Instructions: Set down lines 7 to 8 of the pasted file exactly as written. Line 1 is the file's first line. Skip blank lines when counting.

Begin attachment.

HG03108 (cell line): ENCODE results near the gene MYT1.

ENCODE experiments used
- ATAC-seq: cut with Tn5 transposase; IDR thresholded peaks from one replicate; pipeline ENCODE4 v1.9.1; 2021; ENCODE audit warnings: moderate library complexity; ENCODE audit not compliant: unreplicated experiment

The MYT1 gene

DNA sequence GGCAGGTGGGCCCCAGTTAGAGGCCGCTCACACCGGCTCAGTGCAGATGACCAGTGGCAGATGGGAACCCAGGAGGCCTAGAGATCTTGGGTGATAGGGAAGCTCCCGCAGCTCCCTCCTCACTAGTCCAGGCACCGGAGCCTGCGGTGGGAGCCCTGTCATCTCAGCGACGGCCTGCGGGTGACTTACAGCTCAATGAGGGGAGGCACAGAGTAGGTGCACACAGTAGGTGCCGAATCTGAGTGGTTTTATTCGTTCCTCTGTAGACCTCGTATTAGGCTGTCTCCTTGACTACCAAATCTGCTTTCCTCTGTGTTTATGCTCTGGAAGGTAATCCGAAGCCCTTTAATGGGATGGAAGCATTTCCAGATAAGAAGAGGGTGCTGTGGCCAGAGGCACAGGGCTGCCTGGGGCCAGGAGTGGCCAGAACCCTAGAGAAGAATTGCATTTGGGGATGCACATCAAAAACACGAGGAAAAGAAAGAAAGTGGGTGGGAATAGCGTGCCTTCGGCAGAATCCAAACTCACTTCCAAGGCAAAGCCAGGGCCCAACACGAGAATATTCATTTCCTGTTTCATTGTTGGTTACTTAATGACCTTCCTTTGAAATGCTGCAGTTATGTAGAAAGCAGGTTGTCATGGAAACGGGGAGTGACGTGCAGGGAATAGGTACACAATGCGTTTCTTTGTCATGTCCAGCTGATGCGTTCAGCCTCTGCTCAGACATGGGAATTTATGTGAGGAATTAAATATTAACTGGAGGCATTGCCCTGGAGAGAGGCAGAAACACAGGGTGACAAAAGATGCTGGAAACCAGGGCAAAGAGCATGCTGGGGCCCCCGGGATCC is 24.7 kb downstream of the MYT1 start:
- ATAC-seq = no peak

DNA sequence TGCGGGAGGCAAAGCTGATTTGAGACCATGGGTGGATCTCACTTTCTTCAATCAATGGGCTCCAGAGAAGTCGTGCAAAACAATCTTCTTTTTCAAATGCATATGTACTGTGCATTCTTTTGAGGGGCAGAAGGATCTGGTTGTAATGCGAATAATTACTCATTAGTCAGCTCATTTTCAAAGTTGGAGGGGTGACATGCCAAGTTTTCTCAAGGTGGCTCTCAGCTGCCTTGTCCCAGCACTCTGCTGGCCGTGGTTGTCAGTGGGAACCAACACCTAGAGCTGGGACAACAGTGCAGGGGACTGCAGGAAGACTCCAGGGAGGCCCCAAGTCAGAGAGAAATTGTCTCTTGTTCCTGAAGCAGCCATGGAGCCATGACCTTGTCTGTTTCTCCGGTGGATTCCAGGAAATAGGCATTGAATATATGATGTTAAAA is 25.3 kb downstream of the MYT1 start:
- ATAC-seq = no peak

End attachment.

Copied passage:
DNA sequence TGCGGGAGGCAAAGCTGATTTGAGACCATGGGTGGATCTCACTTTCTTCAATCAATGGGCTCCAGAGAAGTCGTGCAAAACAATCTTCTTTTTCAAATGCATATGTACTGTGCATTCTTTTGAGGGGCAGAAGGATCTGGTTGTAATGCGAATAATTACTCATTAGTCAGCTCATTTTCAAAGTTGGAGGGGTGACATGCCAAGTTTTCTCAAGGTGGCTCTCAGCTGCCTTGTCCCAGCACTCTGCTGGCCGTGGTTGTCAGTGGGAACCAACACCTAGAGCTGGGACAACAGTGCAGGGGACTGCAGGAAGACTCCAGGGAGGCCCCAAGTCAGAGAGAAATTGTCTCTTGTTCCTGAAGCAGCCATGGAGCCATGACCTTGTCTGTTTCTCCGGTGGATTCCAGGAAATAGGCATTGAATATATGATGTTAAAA is 25.3 kb downstream of the MYT1 start:
- ATAC-seq = no peak